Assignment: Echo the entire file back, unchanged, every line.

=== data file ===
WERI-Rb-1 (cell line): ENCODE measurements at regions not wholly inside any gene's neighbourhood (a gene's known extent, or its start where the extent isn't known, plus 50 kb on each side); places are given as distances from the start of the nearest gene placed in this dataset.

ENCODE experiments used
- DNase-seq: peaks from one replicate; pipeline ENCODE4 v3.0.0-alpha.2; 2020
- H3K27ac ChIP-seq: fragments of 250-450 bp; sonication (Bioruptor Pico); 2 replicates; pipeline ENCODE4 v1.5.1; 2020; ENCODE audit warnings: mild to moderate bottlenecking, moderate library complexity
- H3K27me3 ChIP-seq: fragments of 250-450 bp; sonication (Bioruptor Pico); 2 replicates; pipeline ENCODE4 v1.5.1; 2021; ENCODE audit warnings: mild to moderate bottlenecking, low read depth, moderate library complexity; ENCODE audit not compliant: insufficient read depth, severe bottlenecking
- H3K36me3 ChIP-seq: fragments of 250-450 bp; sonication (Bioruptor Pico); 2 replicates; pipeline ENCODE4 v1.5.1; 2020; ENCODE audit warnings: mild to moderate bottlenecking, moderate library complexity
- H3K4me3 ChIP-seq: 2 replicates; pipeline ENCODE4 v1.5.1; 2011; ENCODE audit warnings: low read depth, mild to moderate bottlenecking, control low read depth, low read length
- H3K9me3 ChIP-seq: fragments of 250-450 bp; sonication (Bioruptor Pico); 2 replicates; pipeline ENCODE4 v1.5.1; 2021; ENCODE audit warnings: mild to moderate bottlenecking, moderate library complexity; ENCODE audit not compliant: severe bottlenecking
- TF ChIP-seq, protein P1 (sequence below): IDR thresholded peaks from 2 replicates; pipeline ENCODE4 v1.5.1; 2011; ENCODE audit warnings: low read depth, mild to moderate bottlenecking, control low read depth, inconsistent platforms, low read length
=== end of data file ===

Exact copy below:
WERI-Rb-1 (cell line): ENCODE measurements at regions not wholly inside any gene's neighbourhood (a gene's known extent, or its start where the extent isn't known, plus 50 kb on each side); places are given as distances from the start of the nearest gene placed in this dataset.

ENCODE experiments used
- DNase-seq: peaks from one replicate; pipeline ENCODE4 v3.0.0-alpha.2; 2020
- H3K27ac ChIP-seq: fragments of 250-450 bp; sonication (Bioruptor Pico); 2 replicates; pipeline ENCODE4 v1.5.1; 2020; ENCODE audit warnings: mild to moderate bottlenecking, moderate library complexity
- H3K27me3 ChIP-seq: fragments of 250-450 bp; sonication (Bioruptor Pico); 2 replicates; pipeline ENCODE4 v1.5.1; 2021; ENCODE audit warnings: mild to moderate bottlenecking, low read depth, moderate library complexity; ENCODE audit not compliant: insufficient read depth, severe bottlenecking
- H3K36me3 ChIP-seq: fragments of 250-450 bp; sonication (Bioruptor Pico); 2 replicates; pipeline ENCODE4 v1.5.1; 2020; ENCODE audit warnings: mild to moderate bottlenecking, moderate library complexity
- H3K4me3 ChIP-seq: 2 replicates; pipeline ENCODE4 v1.5.1; 2011; ENCODE audit warnings: low read depth, mild to moderate bottlenecking, control low read depth, low read length
- H3K9me3 ChIP-seq: fragments of 250-450 bp; sonication (Bioruptor Pico); 2 replicates; pipeline ENCODE4 v1.5.1; 2021; ENCODE audit warnings: mild to moderate bottlenecking, moderate library complexity; ENCODE audit not compliant: severe bottlenecking
- TF ChIP-seq, protein P1 (sequence below): IDR thresholded peaks from 2 replicates; pipeline ENCODE4 v1.5.1; 2011; ENCODE audit warnings: low read depth, mild to moderate bottlenecking, control low read depth, inconsistent platforms, low read length